Strike An (Art)Pose …

Awhile back I started using the app Art Pose. It allows the user to pose a digital figure model in a wide variety of ways, as well as adjust the lighting, and perspective. There is also the ability to make the model thinner or bulkier.

The User Interface allows you to manipulate every part of the model’s body, with the exception of individual fingers or toes, to your heart’s content. At first this can be a bit overwhelming and a bit frustrating since the controls can be a little awkward at first to use.

Fortunately, there’s a ton of preset poses within the app that can either be used as is, or further manipulated to get just the way you want them. The app also allows you to take screen shots of the figure pose you’ve created and save them to your device, which is a great feature.

However, the thumbnail icons for the preset poses are incredibly small, and nearly impossible to tell one from the other. This requires a lot of cycling through them one by one to find the one I want. The buttons on the screen are also rather small for changing options.

I’ve been using Artpose on my Android phone which makes it convient since I can either find or make poses during my breaks at work and then sketch them out at home.

There is a PC version, (Its also available for Apple too) that I’ve considered but it requires a three button mouse. I use a laptop at home, and don’t really see the point of buying a mouse since I’d only use it for this app that I occasionally use.

Regardless, I’ve gotten use to the interface and it’s usually not a hindrance, but I’d still like to see them improve it.

Another feature of Art Pose that I find lacking is that you can only pose one figure, and you are limited to one gender. There’s a male edition and a separate female edition. This may be a limitation of the technology rather than the developer trying to nickle and dime their customers. Still, considering that a lot of the preset poses are action poses, ie someone standing in fighting stance, it would be greatly convenient if you could have two models on screen.

While getting ready to write this post, I discovered that late last year Art Pose has come out with Art Pose Pro which allows you to do exactly that, pose two figures. And not only that you can have a male and female model on the same screen. I’ve not checked it out yet, but it sounds like it could be quite excellent.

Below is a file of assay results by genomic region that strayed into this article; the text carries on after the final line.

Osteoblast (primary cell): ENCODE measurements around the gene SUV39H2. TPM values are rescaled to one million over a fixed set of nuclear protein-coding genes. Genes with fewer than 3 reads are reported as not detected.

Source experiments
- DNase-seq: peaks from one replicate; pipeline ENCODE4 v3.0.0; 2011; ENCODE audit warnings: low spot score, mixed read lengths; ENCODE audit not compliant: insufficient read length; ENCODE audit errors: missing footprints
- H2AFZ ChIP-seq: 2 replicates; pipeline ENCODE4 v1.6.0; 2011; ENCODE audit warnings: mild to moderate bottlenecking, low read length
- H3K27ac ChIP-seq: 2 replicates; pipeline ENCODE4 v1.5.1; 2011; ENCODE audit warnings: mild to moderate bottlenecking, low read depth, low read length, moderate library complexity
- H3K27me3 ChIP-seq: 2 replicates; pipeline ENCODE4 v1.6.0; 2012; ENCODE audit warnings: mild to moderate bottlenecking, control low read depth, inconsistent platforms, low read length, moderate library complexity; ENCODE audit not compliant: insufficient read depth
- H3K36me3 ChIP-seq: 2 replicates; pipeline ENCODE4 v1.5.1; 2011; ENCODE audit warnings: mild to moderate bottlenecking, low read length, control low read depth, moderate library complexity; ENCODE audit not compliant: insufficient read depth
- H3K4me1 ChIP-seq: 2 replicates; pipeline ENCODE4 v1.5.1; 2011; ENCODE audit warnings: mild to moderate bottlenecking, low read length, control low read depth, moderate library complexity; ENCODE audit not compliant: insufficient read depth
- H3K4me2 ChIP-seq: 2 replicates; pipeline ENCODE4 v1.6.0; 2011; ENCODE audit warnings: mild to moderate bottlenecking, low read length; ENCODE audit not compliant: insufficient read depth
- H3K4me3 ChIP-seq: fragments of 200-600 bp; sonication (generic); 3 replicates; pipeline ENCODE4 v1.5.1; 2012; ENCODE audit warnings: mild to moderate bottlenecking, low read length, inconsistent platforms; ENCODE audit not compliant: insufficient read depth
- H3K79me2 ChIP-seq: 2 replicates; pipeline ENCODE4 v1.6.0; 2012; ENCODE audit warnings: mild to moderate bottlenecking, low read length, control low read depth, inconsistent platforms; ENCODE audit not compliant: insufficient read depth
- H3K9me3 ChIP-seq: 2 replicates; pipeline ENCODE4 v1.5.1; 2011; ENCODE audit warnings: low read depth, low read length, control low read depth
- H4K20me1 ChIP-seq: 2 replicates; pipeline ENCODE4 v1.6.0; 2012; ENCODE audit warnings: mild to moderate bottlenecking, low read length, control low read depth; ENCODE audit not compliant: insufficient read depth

I tend to use Art Pose for doing rough sketches of figures in my sketch book for practice. In the future I can see myself using it as a reference tool for finished drawings.

Photo by Magda Ehlers on

There are plenty of other options for the artist looking for figure models. I’ve found plenty of photographers/artists who post their own poses online for free, wanting only credit/link, as well as numerous books out there full of figure models in everything from classic figure drawing poses to comic book action scenes. Not to mention the classic doll-like figure models you can pose yourself in your studio.

Photo by Pixabay on

However I think that Art Pose is a good tool to have because its convenient to take with you anywhere, the multitude of options in not only poses but lighting, etc. As well as being able to save the pose you’ve created to your device. Art Pose, with a little bit of a learning curve, will allow you to get exactly the type of pose you want rather than settling for something that’s ‘close enough’.

Photo by Burst on

I would recommend Art Pose to any artist out there looking for a figure model app. Despite the minor flaws, it’s well worth checking into.


H.P. Lovecraft, A Titan of Terror.

I stumbled upon this on YouTube the other day. It does a good job covering the good and bad of Lovecraft. Worth checking out.

The Weird and Whatnot #1